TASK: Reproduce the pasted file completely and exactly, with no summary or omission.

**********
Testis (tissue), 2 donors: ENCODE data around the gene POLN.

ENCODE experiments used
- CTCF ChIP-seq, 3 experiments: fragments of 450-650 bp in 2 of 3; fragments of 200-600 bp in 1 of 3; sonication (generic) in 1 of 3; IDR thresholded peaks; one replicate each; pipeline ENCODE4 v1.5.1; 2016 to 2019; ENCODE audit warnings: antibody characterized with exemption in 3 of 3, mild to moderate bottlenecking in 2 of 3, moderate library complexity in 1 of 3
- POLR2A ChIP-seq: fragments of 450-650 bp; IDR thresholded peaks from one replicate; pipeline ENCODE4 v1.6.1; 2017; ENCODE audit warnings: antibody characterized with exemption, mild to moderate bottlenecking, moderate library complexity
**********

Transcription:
Testis (tissue), 2 donors: ENCODE data around the gene POLN.

ENCODE experiments used
- CTCF ChIP-seq, 3 experiments: fragments of 450-650 bp in 2 of 3; fragments of 200-600 bp in 1 of 3; sonication (generic) in 1 of 3; IDR thresholded peaks; one replicate each; pipeline ENCODE4 v1.5.1; 2016 to 2019; ENCODE audit warnings: antibody characterized with exemption in 3 of 3, mild to moderate bottlenecking in 2 of 3, moderate library complexity in 1 of 3
- POLR2A ChIP-seq: fragments of 450-650 bp; IDR thresholded peaks from one replicate; pipeline ENCODE4 v1.6.1; 2017; ENCODE audit warnings: antibody characterized with exemption, mild to moderate bottlenecking, moderate library complexity